Feminists are critical of the family as a social institutions. They believe that the family is a tool of female oppression and in particular the nuclear family serves the needs of men rather than women. This is through issues such as unequal division of domestic labour and domestic violence.

Liberal feminists argue that families are slowly becoming more equal through changes in law and social attitudes. They do not believe that full equality has been achieved but the process is well underway.

For example they show how parents are now socialising their children in more gender neutral ways, with similar aspirations for both sons and daughters and chores not being determined by gender.

In the workplace

While there may be more equality in the number of women in the workplace, liberal feminists argue that there are inequalities within. 

Typically, women are over-represented in positions which are traditionally ‘feminine’ roles such as nursing, teaching, and social care. These are positions which are often underpaid compared to jobs which are typically male-dominated such as in science, law, and medicine. Likewise, there is often still a gender wage gap in many countries where women still earn less on average than a man for the same job.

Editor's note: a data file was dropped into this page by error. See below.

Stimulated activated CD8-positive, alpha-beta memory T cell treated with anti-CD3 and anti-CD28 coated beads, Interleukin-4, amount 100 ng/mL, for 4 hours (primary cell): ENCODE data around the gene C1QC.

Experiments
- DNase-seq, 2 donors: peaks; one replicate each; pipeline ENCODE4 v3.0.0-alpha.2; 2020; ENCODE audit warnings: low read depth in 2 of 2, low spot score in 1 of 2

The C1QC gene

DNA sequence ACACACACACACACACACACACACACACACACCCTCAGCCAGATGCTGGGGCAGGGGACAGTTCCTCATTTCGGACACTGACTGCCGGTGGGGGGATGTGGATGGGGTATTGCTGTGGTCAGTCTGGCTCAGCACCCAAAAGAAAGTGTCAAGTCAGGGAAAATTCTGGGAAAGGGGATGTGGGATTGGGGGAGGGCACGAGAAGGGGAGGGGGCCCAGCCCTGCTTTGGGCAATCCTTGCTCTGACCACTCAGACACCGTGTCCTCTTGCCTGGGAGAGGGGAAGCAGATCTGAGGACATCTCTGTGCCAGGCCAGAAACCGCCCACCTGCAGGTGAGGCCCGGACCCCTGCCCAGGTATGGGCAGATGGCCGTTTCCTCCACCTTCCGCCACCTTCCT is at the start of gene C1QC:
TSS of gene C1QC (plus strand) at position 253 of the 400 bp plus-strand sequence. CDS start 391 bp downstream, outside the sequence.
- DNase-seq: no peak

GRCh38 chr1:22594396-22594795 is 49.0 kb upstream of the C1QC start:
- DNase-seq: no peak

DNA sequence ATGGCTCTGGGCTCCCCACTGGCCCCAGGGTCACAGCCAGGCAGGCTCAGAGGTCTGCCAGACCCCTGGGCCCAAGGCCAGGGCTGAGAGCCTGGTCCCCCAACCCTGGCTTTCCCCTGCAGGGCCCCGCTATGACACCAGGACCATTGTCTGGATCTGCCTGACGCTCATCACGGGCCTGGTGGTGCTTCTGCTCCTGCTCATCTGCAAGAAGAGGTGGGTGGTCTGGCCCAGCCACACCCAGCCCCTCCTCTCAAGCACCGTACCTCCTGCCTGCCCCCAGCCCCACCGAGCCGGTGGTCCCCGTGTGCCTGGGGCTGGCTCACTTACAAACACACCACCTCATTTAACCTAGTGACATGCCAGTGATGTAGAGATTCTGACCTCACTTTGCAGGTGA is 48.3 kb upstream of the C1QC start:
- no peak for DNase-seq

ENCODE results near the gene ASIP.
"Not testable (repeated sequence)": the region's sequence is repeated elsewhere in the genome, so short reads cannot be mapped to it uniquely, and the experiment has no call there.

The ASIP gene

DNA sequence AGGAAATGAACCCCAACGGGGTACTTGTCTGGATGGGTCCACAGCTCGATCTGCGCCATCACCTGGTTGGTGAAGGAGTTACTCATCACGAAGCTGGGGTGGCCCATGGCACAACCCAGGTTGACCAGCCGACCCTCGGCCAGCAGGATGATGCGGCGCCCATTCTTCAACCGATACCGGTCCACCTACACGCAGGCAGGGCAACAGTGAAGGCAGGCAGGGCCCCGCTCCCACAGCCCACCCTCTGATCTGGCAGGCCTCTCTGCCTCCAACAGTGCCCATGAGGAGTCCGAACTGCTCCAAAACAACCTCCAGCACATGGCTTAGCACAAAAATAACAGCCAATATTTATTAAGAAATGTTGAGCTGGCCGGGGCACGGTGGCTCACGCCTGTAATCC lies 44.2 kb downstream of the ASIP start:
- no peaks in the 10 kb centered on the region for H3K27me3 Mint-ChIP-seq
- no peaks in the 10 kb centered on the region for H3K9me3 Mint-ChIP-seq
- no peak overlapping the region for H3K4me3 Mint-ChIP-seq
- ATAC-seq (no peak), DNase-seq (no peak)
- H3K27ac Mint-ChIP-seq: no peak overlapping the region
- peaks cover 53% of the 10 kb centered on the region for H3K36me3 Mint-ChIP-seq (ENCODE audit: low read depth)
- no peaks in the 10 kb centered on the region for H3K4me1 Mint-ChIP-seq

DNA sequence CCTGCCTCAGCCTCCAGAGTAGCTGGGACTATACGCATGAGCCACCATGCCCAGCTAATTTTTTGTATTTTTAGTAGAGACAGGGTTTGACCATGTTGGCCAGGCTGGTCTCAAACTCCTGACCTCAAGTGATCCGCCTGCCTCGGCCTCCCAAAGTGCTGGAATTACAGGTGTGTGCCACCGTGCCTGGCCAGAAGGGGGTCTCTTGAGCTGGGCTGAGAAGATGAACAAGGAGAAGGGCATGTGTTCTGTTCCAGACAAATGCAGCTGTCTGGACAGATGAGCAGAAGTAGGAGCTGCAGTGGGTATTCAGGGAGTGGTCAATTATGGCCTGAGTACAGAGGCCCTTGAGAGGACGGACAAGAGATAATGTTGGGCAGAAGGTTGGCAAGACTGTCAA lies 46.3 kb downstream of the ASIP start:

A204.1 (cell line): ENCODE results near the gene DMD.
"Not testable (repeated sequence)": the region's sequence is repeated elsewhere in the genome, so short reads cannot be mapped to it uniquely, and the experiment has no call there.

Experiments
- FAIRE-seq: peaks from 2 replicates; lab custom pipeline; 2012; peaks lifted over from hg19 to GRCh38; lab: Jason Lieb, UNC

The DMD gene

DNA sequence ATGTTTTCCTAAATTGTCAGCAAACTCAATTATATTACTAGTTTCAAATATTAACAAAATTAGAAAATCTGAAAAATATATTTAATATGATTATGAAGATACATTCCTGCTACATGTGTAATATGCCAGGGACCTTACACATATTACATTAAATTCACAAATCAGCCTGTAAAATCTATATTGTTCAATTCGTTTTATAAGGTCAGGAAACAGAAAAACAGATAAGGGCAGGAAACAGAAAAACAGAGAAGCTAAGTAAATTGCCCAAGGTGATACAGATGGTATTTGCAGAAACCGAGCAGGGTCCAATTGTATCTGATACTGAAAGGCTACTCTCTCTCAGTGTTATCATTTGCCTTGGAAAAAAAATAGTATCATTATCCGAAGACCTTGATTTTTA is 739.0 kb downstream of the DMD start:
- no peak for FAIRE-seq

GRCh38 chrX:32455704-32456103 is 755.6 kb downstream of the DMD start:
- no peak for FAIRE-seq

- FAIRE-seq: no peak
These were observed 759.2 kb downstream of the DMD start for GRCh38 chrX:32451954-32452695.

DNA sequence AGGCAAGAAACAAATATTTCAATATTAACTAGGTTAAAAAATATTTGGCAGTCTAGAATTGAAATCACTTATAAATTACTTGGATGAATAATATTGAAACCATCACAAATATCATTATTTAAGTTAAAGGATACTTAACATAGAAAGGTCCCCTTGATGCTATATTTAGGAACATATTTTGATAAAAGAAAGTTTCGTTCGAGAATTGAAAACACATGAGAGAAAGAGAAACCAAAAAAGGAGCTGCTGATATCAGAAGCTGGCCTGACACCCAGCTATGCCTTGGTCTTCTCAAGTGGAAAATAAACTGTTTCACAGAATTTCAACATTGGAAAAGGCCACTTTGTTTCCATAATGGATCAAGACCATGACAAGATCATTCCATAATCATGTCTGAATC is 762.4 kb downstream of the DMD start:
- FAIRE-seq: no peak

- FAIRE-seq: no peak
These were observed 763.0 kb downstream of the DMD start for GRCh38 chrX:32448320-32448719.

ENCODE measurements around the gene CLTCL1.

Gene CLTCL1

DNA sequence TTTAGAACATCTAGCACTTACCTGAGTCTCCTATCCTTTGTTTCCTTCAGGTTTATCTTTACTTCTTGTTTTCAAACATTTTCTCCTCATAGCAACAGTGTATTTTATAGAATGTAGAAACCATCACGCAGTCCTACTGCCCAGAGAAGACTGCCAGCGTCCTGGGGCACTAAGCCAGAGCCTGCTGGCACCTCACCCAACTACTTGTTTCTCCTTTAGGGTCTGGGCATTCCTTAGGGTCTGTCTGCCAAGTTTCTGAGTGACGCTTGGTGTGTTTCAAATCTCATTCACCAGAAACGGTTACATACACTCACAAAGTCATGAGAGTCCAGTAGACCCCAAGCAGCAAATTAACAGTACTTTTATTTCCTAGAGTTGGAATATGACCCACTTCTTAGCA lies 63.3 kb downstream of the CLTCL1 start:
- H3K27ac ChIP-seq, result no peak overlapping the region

While there are more women represented in sectors that were once considered ‘male’, they are often confined to lower positions in the hierarchy and there are disproportionately less women CEOs, vice-presidents, and directors. Liberal feminists would like to see more women in these higher positions.